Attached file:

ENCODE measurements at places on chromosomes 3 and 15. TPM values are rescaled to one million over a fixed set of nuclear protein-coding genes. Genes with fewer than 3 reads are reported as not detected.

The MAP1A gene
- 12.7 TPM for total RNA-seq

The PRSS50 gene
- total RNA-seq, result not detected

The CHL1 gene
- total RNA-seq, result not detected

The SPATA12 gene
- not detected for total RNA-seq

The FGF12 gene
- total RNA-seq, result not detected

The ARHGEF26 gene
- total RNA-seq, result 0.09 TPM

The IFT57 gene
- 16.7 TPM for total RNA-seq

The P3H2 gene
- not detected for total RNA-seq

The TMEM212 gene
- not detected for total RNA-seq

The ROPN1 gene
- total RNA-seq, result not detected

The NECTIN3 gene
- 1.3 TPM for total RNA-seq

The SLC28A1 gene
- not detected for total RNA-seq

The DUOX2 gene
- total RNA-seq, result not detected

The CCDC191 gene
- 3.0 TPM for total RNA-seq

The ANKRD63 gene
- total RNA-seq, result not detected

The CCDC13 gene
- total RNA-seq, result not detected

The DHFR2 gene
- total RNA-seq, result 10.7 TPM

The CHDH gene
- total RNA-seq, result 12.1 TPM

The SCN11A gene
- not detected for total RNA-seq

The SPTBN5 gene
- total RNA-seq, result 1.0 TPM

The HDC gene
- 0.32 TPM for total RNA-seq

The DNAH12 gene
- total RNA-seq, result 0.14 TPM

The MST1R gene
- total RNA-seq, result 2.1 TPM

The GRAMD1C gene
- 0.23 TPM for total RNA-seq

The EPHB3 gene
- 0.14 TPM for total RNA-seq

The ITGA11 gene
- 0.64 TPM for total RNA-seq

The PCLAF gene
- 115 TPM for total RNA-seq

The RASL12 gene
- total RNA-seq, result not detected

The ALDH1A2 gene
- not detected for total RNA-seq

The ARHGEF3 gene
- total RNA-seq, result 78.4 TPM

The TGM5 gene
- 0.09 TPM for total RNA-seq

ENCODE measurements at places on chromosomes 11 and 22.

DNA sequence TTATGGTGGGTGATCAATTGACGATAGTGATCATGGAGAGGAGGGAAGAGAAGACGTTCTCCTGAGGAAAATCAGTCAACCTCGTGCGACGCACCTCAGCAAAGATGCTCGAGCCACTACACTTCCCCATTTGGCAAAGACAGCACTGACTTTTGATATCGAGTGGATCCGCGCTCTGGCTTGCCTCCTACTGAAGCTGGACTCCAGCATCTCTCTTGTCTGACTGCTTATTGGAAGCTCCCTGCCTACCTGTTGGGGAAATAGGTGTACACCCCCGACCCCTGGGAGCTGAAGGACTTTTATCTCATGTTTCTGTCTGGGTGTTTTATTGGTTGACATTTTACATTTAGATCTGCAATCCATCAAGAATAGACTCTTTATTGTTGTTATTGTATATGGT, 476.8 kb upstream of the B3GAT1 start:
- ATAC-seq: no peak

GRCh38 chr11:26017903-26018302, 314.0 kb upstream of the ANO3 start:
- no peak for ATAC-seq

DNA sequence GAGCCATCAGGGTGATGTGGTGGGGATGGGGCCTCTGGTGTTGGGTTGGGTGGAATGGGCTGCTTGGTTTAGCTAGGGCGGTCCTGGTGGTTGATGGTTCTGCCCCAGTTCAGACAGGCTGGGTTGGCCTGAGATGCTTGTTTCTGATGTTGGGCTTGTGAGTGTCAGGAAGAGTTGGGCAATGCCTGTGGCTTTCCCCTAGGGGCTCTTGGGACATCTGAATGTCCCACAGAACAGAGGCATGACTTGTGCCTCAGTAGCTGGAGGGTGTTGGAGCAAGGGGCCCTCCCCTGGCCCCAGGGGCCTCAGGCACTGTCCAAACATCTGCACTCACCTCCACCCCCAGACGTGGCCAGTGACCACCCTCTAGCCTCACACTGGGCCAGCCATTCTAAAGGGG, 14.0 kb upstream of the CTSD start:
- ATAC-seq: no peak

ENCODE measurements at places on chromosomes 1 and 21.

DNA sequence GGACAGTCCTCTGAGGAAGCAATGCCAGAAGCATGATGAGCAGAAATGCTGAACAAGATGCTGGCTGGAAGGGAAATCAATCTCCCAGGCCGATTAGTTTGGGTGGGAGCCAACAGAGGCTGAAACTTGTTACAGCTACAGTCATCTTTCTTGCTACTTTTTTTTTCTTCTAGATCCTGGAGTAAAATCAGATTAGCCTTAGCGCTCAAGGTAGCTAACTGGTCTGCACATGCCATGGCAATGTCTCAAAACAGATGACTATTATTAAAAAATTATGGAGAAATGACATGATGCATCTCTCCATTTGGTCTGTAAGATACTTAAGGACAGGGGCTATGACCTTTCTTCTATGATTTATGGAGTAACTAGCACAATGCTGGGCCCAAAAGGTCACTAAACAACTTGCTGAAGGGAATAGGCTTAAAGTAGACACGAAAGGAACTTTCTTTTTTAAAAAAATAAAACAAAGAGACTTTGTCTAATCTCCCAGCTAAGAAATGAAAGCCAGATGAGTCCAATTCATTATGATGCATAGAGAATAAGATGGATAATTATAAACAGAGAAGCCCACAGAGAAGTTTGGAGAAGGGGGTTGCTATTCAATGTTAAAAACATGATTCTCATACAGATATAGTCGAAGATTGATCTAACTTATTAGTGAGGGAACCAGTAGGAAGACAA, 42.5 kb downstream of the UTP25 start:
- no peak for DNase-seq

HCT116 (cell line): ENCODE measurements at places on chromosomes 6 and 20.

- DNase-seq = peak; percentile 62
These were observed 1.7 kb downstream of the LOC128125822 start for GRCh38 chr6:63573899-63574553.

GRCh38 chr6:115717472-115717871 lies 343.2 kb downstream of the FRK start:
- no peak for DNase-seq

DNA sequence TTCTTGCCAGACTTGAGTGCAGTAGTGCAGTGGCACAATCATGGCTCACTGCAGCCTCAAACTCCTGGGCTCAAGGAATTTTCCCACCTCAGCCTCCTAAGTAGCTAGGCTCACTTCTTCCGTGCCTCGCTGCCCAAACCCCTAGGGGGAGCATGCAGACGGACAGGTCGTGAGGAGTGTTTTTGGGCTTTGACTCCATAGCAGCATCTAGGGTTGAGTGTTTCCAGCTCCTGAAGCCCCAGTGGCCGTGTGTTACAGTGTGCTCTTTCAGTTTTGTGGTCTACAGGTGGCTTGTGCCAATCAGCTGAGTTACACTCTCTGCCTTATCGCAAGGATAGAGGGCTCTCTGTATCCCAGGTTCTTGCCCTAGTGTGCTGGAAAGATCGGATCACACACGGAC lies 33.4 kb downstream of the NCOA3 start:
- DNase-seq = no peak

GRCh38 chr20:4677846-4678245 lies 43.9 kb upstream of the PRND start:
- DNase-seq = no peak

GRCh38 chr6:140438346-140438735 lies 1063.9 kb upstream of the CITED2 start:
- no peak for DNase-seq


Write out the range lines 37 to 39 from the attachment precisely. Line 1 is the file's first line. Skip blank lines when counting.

- total RNA-seq, result 12.1 TPM

The SCN11A gene
- not detected for total RNA-seq